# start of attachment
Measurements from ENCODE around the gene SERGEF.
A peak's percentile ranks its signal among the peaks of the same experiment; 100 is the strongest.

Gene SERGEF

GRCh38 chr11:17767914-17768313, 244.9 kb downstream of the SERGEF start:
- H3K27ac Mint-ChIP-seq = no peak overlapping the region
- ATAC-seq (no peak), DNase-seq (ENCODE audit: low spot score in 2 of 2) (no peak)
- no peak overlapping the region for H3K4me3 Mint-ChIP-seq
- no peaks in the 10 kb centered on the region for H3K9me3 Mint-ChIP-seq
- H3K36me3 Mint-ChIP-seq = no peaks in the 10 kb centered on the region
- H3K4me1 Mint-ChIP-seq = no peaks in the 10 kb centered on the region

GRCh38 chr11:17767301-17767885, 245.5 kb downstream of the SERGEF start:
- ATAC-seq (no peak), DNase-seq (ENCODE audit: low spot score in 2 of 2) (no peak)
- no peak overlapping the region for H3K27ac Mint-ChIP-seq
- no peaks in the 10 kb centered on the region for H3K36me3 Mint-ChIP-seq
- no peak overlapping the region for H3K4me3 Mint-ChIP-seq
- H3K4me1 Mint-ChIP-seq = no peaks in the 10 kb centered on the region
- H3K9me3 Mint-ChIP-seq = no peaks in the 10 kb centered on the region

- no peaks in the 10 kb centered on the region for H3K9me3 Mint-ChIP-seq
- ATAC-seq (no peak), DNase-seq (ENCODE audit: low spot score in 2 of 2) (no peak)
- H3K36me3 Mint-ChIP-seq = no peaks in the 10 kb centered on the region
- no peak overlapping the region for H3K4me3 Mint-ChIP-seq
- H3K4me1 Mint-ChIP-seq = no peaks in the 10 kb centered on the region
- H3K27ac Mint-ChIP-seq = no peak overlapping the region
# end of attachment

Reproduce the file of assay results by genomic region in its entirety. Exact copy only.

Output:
Measurements from ENCODE around the gene SERGEF.
A peak's percentile ranks its signal among the peaks of the same experiment; 100 is the strongest.

Gene SERGEF

GRCh38 chr11:17767914-17768313, 244.9 kb downstream of the SERGEF start:
- H3K27ac Mint-ChIP-seq = no peak overlapping the region
- ATAC-seq (no peak), DNase-seq (ENCODE audit: low spot score in 2 of 2) (no peak)
- no peak overlapping the region for H3K4me3 Mint-ChIP-seq
- no peaks in the 10 kb centered on the region for H3K9me3 Mint-ChIP-seq
- H3K36me3 Mint-ChIP-seq = no peaks in the 10 kb centered on the region
- H3K4me1 Mint-ChIP-seq = no peaks in the 10 kb centered on the region

GRCh38 chr11:17767301-17767885, 245.5 kb downstream of the SERGEF start:
- ATAC-seq (no peak), DNase-seq (ENCODE audit: low spot score in 2 of 2) (no peak)
- no peak overlapping the region for H3K27ac Mint-ChIP-seq
- no peaks in the 10 kb centered on the region for H3K36me3 Mint-ChIP-seq
- no peak overlapping the region for H3K4me3 Mint-ChIP-seq
- H3K4me1 Mint-ChIP-seq = no peaks in the 10 kb centered on the region
- H3K9me3 Mint-ChIP-seq = no peaks in the 10 kb centered on the region

- no peaks in the 10 kb centered on the region for H3K9me3 Mint-ChIP-seq
- ATAC-seq (no peak), DNase-seq (ENCODE audit: low spot score in 2 of 2) (no peak)
- H3K36me3 Mint-ChIP-seq = no peaks in the 10 kb centered on the region
- no peak overlapping the region for H3K4me3 Mint-ChIP-seq
- H3K4me1 Mint-ChIP-seq = no peaks in the 10 kb centered on the region
- H3K27ac Mint-ChIP-seq = no peak overlapping the region